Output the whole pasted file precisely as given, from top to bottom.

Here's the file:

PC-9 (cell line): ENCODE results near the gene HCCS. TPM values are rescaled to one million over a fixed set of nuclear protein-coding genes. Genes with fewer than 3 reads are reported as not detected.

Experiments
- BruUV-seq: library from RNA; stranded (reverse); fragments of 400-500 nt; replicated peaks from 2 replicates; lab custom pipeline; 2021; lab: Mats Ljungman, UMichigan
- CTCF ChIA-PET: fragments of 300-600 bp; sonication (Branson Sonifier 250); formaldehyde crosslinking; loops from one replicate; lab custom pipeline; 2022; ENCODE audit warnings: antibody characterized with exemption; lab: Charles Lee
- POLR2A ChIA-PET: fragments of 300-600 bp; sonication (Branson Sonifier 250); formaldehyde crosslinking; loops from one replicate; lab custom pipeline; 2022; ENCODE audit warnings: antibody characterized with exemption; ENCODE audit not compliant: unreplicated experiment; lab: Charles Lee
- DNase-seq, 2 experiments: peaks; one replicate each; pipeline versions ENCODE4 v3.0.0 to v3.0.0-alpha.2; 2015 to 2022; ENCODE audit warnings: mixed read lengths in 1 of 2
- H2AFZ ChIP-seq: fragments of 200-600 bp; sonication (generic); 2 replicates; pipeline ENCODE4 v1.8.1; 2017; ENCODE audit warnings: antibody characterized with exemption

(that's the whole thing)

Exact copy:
PC-9 (cell line): ENCODE results near the gene HCCS. TPM values are rescaled to one million over a fixed set of nuclear protein-coding genes. Genes with fewer than 3 reads are reported as not detected.

Experiments
- BruUV-seq: library from RNA; stranded (reverse); fragments of 400-500 nt; replicated peaks from 2 replicates; lab custom pipeline; 2021; lab: Mats Ljungman, UMichigan
- CTCF ChIA-PET: fragments of 300-600 bp; sonication (Branson Sonifier 250); formaldehyde crosslinking; loops from one replicate; lab custom pipeline; 2022; ENCODE audit warnings: antibody characterized with exemption; lab: Charles Lee
- POLR2A ChIA-PET: fragments of 300-600 bp; sonication (Branson Sonifier 250); formaldehyde crosslinking; loops from one replicate; lab custom pipeline; 2022; ENCODE audit warnings: antibody characterized with exemption; ENCODE audit not compliant: unreplicated experiment; lab: Charles Lee
- DNase-seq, 2 experiments: peaks; one replicate each; pipeline versions ENCODE4 v3.0.0 to v3.0.0-alpha.2; 2015 to 2022; ENCODE audit warnings: mixed read lengths in 1 of 2
- H2AFZ ChIP-seq: fragments of 200-600 bp; sonication (generic); 2 replicates; pipeline ENCODE4 v1.8.1; 2017; ENCODE audit warnings: antibody characterized with exemption